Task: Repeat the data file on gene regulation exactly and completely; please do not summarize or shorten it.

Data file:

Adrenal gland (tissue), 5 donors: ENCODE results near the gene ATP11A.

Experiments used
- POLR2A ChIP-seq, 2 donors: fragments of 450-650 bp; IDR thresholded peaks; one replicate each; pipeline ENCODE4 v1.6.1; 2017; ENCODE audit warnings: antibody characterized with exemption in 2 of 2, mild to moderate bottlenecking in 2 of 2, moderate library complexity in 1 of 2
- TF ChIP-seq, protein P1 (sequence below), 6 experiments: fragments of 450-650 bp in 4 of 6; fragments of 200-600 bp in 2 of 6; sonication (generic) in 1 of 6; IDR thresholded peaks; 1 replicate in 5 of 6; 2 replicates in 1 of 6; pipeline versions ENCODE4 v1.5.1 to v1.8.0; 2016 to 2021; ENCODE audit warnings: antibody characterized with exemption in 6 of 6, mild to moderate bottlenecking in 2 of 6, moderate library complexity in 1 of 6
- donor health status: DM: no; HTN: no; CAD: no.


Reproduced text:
Adrenal gland (tissue), 5 donors: ENCODE results near the gene ATP11A.

Experiments used
- POLR2A ChIP-seq, 2 donors: fragments of 450-650 bp; IDR thresholded peaks; one replicate each; pipeline ENCODE4 v1.6.1; 2017; ENCODE audit warnings: antibody characterized with exemption in 2 of 2, mild to moderate bottlenecking in 2 of 2, moderate library complexity in 1 of 2
- TF ChIP-seq, protein P1 (sequence below), 6 experiments: fragments of 450-650 bp in 4 of 6; fragments of 200-600 bp in 2 of 6; sonication (generic) in 1 of 6; IDR thresholded peaks; 1 replicate in 5 of 6; 2 replicates in 1 of 6; pipeline versions ENCODE4 v1.5.1 to v1.8.0; 2016 to 2021; ENCODE audit warnings: antibody characterized with exemption in 6 of 6, mild to moderate bottlenecking in 2 of 6, moderate library complexity in 1 of 6
- donor health status: DM: no; HTN: no; CAD: no.